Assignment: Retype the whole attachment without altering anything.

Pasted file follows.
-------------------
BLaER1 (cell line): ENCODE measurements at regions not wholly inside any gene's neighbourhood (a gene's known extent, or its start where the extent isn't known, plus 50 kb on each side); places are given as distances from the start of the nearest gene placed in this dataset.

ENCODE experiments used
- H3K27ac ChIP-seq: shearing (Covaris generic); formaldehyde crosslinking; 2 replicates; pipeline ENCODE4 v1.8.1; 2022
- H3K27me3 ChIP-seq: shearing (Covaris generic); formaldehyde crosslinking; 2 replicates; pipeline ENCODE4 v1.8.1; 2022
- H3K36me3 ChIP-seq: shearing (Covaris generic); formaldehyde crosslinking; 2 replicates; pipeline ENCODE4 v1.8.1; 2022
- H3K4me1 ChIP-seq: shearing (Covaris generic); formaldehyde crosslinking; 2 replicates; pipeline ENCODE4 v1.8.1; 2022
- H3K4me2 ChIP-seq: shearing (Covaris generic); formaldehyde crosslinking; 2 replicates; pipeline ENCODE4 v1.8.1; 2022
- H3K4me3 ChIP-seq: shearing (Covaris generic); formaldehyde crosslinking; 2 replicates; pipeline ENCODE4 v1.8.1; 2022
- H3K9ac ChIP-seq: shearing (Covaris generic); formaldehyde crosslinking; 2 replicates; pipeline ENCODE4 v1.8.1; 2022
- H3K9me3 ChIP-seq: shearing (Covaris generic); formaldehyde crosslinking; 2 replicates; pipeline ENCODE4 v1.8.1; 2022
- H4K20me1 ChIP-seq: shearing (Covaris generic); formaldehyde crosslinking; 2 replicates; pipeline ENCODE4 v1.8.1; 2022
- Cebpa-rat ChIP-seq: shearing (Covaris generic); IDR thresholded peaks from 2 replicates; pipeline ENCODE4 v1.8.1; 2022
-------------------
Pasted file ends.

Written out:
BLaER1 (cell line): ENCODE measurements at regions not wholly inside any gene's neighbourhood (a gene's known extent, or its start where the extent isn't known, plus 50 kb on each side); places are given as distances from the start of the nearest gene placed in this dataset.

ENCODE experiments used
- H3K27ac ChIP-seq: shearing (Covaris generic); formaldehyde crosslinking; 2 replicates; pipeline ENCODE4 v1.8.1; 2022
- H3K27me3 ChIP-seq: shearing (Covaris generic); formaldehyde crosslinking; 2 replicates; pipeline ENCODE4 v1.8.1; 2022
- H3K36me3 ChIP-seq: shearing (Covaris generic); formaldehyde crosslinking; 2 replicates; pipeline ENCODE4 v1.8.1; 2022
- H3K4me1 ChIP-seq: shearing (Covaris generic); formaldehyde crosslinking; 2 replicates; pipeline ENCODE4 v1.8.1; 2022
- H3K4me2 ChIP-seq: shearing (Covaris generic); formaldehyde crosslinking; 2 replicates; pipeline ENCODE4 v1.8.1; 2022
- H3K4me3 ChIP-seq: shearing (Covaris generic); formaldehyde crosslinking; 2 replicates; pipeline ENCODE4 v1.8.1; 2022
- H3K9ac ChIP-seq: shearing (Covaris generic); formaldehyde crosslinking; 2 replicates; pipeline ENCODE4 v1.8.1; 2022
- H3K9me3 ChIP-seq: shearing (Covaris generic); formaldehyde crosslinking; 2 replicates; pipeline ENCODE4 v1.8.1; 2022
- H4K20me1 ChIP-seq: shearing (Covaris generic); formaldehyde crosslinking; 2 replicates; pipeline ENCODE4 v1.8.1; 2022
- Cebpa-rat ChIP-seq: shearing (Covaris generic); IDR thresholded peaks from 2 replicates; pipeline ENCODE4 v1.8.1; 2022